Nine Afghan policemen were killed and six others wounded in a Taliban assault on their checkpoint and a follow-up ambush in the eastern Afghan city of Ghazni.
The assault began early Friday when the Taliban attacked two adjacent checkpoints, Ghazni police spokesman Ahmad Khan Seerat told AFP.
The Taliban then ambushed a group of police rushing to the scene late on Friday, killing the head of the local police, Seerat added.
While the security forces were exchanging fire with the militants, four students were killed in an explosion, probably caused by a mortar attack that hit their school in the Andar district of Ghazni province. At least 15 other students and their two teachers were wounded in the incident.
Arif Noori, a spokesman for the governor of Ghazni province, said the students killed were aged between 10 and 16.
District in Badakhshan falls to Taliban
Taliban militants also took control of Arghanj Khaw district center in Badakhshan province, northeastern Afghanistan, after two days of intense fighting, officials said on Saturday.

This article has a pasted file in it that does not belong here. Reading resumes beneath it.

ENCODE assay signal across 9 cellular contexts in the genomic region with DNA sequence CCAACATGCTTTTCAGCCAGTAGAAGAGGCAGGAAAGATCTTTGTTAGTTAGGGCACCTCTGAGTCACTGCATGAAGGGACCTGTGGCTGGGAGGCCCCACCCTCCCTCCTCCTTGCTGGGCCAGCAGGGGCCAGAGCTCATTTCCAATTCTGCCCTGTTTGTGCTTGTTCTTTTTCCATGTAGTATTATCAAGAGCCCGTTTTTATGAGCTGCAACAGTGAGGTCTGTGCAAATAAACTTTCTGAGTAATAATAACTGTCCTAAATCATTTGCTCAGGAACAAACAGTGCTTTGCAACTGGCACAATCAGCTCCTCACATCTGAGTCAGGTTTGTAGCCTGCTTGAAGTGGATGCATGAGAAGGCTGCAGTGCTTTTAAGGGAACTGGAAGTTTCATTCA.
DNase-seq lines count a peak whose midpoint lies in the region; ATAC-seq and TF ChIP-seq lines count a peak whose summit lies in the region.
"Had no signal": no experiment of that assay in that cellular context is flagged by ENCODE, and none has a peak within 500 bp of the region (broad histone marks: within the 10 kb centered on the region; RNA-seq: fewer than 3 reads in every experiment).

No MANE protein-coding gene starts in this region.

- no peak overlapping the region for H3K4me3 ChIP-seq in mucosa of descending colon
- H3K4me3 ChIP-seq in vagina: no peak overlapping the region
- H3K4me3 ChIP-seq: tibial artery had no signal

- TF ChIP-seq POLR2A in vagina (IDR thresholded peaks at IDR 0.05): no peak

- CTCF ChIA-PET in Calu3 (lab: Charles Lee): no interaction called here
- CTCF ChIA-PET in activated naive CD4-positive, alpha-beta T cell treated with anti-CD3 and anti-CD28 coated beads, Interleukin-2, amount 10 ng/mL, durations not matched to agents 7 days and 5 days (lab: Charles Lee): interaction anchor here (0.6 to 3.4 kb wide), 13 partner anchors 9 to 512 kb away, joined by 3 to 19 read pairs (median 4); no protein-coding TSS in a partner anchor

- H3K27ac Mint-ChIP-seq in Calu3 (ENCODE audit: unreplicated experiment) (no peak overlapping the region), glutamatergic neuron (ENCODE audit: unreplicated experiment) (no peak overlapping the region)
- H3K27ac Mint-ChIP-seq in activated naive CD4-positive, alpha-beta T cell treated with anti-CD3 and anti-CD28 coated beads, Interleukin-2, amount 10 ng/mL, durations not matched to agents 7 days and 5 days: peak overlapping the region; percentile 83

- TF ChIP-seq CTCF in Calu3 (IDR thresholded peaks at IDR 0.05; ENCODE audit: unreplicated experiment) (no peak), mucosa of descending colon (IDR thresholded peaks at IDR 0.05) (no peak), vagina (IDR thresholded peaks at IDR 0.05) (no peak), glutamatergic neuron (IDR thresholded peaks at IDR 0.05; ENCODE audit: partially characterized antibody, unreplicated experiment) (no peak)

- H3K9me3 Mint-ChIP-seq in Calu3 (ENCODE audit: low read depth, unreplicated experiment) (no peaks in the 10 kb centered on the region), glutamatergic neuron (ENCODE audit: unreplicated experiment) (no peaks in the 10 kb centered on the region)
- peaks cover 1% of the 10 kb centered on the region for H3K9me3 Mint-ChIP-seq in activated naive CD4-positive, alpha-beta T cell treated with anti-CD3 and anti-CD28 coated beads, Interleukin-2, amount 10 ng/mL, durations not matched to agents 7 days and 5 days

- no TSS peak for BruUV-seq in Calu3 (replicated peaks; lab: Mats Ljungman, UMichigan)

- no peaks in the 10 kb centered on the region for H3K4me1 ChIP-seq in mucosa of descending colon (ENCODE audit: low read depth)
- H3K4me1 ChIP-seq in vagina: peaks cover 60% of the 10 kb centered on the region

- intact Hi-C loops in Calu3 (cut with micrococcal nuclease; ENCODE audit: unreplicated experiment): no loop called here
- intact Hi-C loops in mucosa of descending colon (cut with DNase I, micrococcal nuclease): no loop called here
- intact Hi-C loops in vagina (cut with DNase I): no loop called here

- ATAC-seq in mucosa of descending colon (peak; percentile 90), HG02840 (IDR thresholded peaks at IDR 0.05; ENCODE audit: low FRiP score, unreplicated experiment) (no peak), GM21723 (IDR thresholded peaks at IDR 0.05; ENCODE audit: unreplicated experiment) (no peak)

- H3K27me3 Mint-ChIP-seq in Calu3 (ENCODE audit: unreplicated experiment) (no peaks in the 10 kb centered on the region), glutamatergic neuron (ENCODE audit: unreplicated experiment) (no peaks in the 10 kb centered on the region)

At least 12 members of the security forces were killed and another five wounded in the fighting that started late on Thursday night, provincial councilors Abdullah Naji Nazari and Abdul Rahman Talaat said.
Another five were taken hostage by the Taliban, the officials said.
Separately, four policemen were killed and two wounded after a Taliban “infiltrator” opened fire at a checkpoint in Zabul in southern Afghanistan late Friday.
On Thursday, Afghan Defense Minister Asadullah Khalid warned that the Taliban would wage an intense fight in the coming year and told Afghan forces to be ready.
Afghanistan usually sees a marked increase in violence in spring.
At least six people are killed and 23 others wounded in multiple explosions in Afghanistan’s capital of Kabul during celebrations to mark Nowruz.
Afghan President Ashraf Ghani in January said 45,000 security forces had been killed since September 2014 when he took office.
Fighting in Afghanistan has intensified despite talks between Taliban and US representatives aimed at ending militancy in the war-ravaged country. The latest round of talks was held in the Qatari capital of Doha earlier this month.
The Taliban’s five-year rule over at least three quarters of Afghanistan came to an end in the wake of a US-led invasion in 2001, but the militant group still continues to attack government and civilian targets as well as foreign forces.